Getting legumes to work for you

The Haber process is an energy intensive process operating at high temperature and pressures that takes nitrogen from the air and turns it into nitrogen (N) fertilisers. The roots of legumes and specialist soil bacteria can do the same job more effectively in field soil. Including legumes in a sward or crop rotation can be an effective way of reducing bills for N fertiliser.

Fixation of atmospheric nitrogen (N) by both free-living soil micro-organisms and micro-organisms within nodules associated with the roots of leguminous plants were both demonstrated over 100 years ago.  Subsequently it has been shown that a wide range of free-living soil bacteria can fix atmospheric N but the high energy requirements of the process means that both the number of these organisms and their N fixation are very low. On average less than 1 kg N ha-1 year-1 is fixed by this route.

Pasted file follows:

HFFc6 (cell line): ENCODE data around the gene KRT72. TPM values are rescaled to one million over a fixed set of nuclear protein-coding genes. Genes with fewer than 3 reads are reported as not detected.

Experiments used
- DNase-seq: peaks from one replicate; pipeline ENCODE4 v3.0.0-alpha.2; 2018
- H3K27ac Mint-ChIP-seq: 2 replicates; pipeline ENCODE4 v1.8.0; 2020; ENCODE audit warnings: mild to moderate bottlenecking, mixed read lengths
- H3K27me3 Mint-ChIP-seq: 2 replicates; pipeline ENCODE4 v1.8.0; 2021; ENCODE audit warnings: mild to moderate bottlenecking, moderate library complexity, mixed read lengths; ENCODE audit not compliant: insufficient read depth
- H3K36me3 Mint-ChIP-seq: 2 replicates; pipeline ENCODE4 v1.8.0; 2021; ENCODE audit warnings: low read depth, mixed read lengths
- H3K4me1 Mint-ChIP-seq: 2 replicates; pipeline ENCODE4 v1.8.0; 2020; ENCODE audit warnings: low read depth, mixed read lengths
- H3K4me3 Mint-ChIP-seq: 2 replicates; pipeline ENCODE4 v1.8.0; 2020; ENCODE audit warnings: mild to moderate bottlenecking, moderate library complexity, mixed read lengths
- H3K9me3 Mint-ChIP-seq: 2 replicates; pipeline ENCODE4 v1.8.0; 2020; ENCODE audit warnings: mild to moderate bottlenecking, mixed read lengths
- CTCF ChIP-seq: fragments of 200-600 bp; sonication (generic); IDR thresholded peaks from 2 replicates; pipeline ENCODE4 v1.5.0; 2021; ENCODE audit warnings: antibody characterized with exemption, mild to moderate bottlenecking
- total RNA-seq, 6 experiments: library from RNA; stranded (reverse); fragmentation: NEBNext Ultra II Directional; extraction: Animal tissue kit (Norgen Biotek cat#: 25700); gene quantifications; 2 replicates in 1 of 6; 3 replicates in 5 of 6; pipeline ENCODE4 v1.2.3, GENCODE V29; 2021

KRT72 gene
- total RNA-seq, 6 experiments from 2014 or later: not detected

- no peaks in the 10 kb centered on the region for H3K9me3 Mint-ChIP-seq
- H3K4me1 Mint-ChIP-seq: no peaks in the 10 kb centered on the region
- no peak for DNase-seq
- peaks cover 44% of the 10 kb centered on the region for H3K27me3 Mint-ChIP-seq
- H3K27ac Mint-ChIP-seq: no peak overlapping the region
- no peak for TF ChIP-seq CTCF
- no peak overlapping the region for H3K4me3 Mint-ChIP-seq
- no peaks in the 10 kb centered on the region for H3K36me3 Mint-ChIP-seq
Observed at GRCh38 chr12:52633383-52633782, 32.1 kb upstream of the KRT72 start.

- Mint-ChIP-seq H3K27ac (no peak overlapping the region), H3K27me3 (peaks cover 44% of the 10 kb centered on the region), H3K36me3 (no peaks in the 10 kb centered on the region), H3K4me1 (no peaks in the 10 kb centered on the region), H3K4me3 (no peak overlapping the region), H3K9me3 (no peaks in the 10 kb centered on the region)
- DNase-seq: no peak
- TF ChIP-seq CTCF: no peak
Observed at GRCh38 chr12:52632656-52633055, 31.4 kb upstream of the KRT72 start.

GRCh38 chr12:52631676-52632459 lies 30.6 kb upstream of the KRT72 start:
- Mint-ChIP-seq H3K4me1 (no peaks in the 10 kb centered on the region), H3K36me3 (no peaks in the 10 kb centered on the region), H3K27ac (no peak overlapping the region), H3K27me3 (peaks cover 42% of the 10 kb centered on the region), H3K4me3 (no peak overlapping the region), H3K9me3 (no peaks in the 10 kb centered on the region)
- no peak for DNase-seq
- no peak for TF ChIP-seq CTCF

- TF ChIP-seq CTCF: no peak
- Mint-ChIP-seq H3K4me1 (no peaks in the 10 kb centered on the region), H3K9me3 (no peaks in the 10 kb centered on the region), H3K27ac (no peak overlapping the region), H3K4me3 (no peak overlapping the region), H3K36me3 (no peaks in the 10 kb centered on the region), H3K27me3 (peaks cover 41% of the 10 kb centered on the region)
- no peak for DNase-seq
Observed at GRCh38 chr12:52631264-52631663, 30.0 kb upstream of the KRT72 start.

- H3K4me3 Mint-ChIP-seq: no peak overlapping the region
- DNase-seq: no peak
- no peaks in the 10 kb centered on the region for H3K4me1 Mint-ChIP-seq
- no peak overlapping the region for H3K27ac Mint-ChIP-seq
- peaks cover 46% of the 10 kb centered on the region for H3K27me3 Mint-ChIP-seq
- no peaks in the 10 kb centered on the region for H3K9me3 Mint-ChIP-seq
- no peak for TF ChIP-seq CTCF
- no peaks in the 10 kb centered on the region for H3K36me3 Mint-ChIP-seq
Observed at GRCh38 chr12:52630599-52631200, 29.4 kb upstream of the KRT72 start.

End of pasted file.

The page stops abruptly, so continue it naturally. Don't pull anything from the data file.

An estimated 40 million tonnes of nitrogen is fixed due to the symbiotic relationship between bacteria (largely Rhizobium species) with leguminous field crops and pasture species. The ranges of N fixation that can be expected in the UK have been estimated for most common forage species. However, it still remains almost impossible to give detailed site and season specific estimates of N fixation.

The formation of the nodules, which act as N fixing factories, is the result of complex interactions between plant and microbial processes.  It is important to note that both nodule formation and the effectiveness of N fixation is reduced when N is readily available in the soil. Legumes would rather take up easily available N than have to expend a lot of energy to set up N fixing factories by working with the bacteria. If a particular legume is being cultivated for the first time (especially if it is not a native species) then it is often necessary to inoculate the seed with the associated rhizobial species.

Current advice to farmers that effective nodulation and N fixation in soils is increased where crop rotations include regular legume phases, soil pH is maintained in the neutral to slightly alkaline range and soil organic matter levels maintained or increased.